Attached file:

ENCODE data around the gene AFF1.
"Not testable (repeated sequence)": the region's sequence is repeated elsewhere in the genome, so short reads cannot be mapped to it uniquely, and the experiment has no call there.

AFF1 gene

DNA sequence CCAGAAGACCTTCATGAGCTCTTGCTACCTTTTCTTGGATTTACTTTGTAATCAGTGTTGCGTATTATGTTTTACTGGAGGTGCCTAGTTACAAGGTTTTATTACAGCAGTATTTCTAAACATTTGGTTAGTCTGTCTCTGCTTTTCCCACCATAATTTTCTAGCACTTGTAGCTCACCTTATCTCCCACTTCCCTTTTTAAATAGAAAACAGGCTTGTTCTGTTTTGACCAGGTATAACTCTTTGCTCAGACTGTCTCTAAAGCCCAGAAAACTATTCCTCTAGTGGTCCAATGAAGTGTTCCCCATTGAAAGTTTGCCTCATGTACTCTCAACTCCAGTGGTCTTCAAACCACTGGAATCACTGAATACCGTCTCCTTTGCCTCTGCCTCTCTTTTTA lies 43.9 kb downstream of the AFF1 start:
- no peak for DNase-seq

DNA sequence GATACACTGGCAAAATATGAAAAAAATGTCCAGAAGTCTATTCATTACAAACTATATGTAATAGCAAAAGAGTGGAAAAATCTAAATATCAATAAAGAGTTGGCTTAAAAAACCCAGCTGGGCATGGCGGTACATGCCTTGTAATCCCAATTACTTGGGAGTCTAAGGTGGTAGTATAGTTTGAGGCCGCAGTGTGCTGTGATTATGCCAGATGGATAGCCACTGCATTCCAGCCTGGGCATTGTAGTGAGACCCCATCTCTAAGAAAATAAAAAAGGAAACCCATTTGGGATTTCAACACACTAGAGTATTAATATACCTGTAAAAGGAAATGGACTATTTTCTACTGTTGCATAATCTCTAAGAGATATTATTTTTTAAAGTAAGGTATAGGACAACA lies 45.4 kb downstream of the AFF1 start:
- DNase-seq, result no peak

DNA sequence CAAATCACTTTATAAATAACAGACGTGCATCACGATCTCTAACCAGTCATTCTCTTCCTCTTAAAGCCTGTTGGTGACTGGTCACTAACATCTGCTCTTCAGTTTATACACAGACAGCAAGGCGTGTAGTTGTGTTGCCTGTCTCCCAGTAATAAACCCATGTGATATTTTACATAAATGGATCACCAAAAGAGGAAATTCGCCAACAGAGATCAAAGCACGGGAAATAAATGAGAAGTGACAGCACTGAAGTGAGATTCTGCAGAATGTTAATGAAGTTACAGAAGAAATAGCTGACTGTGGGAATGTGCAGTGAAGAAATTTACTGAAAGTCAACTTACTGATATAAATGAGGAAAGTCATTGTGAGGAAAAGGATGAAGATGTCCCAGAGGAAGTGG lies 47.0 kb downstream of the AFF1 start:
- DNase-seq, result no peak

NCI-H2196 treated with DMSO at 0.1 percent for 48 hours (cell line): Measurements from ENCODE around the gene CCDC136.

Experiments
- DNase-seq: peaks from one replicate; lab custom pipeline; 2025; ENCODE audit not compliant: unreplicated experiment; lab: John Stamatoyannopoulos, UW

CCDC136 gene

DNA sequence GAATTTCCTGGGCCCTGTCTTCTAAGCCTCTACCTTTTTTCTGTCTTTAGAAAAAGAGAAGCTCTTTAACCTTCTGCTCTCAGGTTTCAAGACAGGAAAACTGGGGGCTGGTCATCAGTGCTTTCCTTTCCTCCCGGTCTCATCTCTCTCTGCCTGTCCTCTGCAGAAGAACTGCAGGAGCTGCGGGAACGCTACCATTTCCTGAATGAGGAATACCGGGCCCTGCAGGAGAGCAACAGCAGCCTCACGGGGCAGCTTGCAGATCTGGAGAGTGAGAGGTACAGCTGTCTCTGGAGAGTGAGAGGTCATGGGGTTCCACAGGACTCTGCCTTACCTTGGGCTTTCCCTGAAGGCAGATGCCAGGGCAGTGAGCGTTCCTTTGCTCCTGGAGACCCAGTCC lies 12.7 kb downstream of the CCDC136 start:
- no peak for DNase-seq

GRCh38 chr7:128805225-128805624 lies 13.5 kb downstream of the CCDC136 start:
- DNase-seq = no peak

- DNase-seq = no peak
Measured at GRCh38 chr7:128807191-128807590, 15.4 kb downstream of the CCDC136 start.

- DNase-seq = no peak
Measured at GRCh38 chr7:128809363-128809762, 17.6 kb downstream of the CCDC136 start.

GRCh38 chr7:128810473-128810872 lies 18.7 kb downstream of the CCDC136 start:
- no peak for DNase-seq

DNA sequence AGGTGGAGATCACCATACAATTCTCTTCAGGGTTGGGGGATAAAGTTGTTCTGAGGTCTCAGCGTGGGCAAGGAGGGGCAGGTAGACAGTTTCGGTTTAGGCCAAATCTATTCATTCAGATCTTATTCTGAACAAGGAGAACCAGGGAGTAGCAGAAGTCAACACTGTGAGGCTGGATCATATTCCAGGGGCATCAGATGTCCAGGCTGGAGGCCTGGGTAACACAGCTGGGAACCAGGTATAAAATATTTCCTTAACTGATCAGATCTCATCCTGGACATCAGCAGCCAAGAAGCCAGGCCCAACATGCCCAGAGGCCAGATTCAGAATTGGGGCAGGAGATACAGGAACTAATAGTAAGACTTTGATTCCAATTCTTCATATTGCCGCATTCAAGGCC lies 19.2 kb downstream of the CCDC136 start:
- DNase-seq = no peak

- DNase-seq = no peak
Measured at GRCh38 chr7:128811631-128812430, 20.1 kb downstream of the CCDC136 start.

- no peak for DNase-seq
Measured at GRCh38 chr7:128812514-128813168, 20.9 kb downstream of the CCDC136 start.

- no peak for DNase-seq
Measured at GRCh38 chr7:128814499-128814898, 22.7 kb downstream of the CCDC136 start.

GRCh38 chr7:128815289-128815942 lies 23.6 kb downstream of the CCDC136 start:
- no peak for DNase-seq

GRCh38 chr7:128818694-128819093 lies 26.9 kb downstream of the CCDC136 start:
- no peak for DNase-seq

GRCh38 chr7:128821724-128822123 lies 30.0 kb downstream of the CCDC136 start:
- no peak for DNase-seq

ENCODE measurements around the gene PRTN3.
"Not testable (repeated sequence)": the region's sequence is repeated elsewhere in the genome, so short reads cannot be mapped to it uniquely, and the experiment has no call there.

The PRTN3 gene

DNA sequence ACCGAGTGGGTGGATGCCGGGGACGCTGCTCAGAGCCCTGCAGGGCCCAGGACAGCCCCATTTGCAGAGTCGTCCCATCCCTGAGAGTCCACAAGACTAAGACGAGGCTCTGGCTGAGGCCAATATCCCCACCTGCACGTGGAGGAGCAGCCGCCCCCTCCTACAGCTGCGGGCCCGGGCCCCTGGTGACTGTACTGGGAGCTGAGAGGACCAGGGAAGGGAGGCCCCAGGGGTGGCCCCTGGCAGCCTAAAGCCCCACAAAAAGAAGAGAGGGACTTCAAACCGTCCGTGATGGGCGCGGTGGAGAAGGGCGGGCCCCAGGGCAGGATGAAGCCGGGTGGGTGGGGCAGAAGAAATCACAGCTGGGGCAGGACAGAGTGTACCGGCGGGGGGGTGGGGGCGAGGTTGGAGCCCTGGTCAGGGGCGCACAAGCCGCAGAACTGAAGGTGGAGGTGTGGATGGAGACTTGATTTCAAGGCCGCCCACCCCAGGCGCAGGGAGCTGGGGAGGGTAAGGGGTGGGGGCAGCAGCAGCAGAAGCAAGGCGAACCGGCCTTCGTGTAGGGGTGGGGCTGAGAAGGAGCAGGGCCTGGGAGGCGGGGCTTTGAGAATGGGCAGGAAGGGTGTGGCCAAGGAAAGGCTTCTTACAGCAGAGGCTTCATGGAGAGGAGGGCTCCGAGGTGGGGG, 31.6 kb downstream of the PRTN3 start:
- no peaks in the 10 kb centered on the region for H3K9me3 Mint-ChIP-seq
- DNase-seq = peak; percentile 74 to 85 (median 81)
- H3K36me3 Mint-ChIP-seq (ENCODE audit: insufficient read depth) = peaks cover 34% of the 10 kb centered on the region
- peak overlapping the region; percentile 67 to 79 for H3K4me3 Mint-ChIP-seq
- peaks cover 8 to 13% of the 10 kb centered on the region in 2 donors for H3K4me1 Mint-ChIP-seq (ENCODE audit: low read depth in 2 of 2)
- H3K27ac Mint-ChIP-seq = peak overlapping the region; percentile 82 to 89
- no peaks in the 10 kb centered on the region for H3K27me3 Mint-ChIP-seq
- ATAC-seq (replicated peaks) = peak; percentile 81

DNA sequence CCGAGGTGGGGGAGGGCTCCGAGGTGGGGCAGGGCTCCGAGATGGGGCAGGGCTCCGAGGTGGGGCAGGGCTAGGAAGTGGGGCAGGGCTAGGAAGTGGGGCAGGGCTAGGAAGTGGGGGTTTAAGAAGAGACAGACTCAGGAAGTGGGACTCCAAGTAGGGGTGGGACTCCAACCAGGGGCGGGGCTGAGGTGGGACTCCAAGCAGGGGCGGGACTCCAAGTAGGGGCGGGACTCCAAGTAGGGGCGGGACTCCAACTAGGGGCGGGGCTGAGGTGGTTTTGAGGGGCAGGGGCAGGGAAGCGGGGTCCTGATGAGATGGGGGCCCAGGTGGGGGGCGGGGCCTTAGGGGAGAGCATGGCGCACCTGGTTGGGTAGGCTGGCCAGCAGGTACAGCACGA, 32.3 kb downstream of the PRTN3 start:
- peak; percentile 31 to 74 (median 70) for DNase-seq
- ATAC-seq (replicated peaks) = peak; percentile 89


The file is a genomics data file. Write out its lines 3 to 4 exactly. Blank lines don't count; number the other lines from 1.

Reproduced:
AFF1 gene

DNA sequence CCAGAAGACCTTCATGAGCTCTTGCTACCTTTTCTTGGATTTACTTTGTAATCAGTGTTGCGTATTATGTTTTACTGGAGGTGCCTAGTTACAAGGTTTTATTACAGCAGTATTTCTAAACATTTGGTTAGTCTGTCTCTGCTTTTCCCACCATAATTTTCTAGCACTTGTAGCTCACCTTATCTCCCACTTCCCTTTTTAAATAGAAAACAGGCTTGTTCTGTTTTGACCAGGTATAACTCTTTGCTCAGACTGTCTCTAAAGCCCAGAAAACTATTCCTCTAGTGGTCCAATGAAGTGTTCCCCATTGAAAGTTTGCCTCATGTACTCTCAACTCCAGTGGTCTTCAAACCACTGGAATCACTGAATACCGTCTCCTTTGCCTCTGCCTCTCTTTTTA lies 43.9 kb downstream of the AFF1 start: